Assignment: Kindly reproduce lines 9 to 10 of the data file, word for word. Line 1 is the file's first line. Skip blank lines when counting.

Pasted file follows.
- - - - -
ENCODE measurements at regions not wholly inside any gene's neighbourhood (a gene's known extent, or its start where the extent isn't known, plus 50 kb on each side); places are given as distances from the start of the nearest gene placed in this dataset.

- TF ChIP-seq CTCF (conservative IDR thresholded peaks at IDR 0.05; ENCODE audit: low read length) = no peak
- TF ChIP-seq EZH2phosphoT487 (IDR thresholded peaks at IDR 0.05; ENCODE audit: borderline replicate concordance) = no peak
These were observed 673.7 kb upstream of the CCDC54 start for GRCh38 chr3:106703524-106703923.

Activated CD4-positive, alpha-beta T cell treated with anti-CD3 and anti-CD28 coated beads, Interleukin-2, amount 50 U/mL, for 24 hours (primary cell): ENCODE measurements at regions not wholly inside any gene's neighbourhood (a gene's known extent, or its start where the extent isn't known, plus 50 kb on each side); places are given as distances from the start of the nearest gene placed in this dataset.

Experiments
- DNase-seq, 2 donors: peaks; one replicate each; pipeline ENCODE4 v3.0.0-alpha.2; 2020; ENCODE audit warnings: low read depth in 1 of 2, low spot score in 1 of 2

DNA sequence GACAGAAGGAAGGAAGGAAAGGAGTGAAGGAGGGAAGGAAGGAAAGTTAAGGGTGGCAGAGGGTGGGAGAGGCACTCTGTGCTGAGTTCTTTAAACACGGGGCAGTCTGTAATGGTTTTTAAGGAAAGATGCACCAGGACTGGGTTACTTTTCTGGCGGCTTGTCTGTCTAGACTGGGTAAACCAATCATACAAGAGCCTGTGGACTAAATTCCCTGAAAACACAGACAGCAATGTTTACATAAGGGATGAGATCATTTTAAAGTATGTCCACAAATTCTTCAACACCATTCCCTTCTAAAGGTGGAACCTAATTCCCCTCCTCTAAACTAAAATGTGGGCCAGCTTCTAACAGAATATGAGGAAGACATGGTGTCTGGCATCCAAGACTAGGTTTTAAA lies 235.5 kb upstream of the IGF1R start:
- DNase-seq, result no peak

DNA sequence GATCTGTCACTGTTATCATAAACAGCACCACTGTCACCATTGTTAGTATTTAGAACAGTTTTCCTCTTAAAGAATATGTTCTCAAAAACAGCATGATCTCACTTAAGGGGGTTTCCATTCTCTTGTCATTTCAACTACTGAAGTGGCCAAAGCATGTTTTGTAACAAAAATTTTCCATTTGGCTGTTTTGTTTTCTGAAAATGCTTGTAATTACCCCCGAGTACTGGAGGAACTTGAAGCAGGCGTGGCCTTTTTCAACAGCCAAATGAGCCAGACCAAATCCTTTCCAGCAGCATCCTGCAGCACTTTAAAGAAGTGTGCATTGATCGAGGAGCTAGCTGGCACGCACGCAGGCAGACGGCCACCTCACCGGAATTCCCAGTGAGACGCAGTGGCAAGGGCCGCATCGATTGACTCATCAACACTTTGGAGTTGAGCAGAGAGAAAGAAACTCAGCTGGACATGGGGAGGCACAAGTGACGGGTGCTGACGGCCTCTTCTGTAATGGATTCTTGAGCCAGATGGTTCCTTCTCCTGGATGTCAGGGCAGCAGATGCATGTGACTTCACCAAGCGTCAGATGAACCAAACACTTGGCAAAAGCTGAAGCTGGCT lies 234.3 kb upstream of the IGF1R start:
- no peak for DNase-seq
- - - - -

- DNase-seq, result no peak

DNA sequence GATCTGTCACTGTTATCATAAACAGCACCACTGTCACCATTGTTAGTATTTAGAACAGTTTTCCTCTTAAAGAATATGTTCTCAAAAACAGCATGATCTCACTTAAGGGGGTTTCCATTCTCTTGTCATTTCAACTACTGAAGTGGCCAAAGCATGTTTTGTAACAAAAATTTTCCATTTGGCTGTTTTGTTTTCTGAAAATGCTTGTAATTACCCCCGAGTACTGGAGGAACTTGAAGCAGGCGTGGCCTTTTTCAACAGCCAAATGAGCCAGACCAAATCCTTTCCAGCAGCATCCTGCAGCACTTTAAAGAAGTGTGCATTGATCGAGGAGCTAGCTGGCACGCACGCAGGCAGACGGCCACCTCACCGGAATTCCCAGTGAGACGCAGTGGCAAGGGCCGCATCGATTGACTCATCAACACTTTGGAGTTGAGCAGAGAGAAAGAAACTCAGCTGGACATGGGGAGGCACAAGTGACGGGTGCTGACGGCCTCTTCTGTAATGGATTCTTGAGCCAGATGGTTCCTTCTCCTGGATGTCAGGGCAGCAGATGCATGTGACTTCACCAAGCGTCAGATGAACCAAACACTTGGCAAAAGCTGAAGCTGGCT lies 234.3 kb upstream of the IGF1R start: